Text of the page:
How would you respond if your friend looked at the doctor and said any of the following:
- “I can’t believe you allowed my arm to get broken!”
- “Why didn’t you stop the accident from happening?”
- “I did nothing to deserve this. Now I have to change all my plans, and it wasn’t even my fault!”
- “Because of you, I’ll have pain for the rest of my life!”
Your friend is not forced to follow a doctor’s treatment plan; however, she can’t deny her arm is broken and in need of repair. Further, it would be laughable to hear your friend blame the doctor for having a broken arm.
And Yet We Will Suffer
The book of James begins with the truth that we will suffer in this life. We live in a broken world that God did not cause, and we have broken souls that only God can heal. In this life, we live with the residual damage sin caused. Oh, by the way, God didn’t cause sin; humanity did.
We must begin the work of reframing our lives by reflecting on what we believe about God, His character, and His Word. Our beliefs may be one tiny bit off but, like my compromised spine, the cascading effect can be disastrous—one problem causing another and then another and so on. Further, blaming God for our compromised souls is like blaming the doctor for a broken bone.
Most of us avoid times of reflection because reflection can cause pain to quickly surface. We’re great at staying distracted—avoiding soul-reflection—which, in the long run, can lead to enormous problems. Like my spine, one tiny structural difference has led to daily pain that will remain with me for the rest of my life. Reflecting is like a spiritual x-ray; we can examine what is wrong or broken and take it to the Great Physician who offers a treatment plan for life. Why would anyone run from that?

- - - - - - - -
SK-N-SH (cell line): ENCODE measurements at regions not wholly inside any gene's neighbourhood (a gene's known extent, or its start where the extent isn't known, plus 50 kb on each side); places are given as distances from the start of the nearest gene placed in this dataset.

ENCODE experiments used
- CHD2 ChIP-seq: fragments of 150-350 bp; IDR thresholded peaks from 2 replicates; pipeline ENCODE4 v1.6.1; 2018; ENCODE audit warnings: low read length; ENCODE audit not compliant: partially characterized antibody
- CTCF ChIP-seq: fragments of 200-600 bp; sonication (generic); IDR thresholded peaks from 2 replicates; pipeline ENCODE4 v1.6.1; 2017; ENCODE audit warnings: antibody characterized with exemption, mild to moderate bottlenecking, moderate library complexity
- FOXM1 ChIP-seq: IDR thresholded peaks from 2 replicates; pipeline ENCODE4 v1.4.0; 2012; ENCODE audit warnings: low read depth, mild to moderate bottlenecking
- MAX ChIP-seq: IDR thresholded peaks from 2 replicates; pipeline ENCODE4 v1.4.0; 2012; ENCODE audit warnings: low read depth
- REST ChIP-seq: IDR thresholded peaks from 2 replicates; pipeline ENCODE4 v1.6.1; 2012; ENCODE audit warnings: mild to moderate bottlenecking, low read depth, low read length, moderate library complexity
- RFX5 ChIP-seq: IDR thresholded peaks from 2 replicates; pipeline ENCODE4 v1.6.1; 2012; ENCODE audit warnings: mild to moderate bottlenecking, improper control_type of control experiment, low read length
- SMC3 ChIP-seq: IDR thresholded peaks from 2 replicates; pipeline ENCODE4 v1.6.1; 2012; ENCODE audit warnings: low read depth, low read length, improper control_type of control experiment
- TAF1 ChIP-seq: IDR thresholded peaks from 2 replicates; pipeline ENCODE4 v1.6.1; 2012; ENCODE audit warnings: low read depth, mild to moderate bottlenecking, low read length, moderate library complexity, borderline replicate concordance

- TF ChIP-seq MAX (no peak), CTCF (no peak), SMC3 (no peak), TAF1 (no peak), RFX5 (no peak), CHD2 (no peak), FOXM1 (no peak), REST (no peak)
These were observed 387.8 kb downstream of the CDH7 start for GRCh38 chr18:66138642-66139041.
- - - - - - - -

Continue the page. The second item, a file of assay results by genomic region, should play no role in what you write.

Reflection won’t just happen; we must choose to spend time with the Lord in prayer and meditate on His Word. One way to reflect is by journaling. To help you get started, we have put together a list of journal prompts—suggestions for how to start writing down what is churning in your soul. I challenge you to journal for 15 minutes a day for the next two weeks. Write about your pain, about things you don’t understand, maybe about something that you have blamed God for allowing. Don’t hold back. Then, look to God’s Word and see what it says about what you are going through. Ask the Lord to provide a plan for your spiritual healing just as we need a plan for physical healing.
Therefore humble yourselves under the mighty hand of God, that He may exalt you at the proper time, casting all your anxiety on Him, because He cares for you. . . . After you have suffered for a little while, the God of all grace, who called you to His eternal glory in Christ, will Himself perfect, confirm, strengthen and establish you. (1 Peter 5: 6–7, 10)
Let Me Hear from You
The great news is that as you humble yourself before the throne of God and throw your pain and worries onto Him, He promises to provide a firm, unshakable foundation for your life: Himself. Let me know how you started reflecting today on that great promise!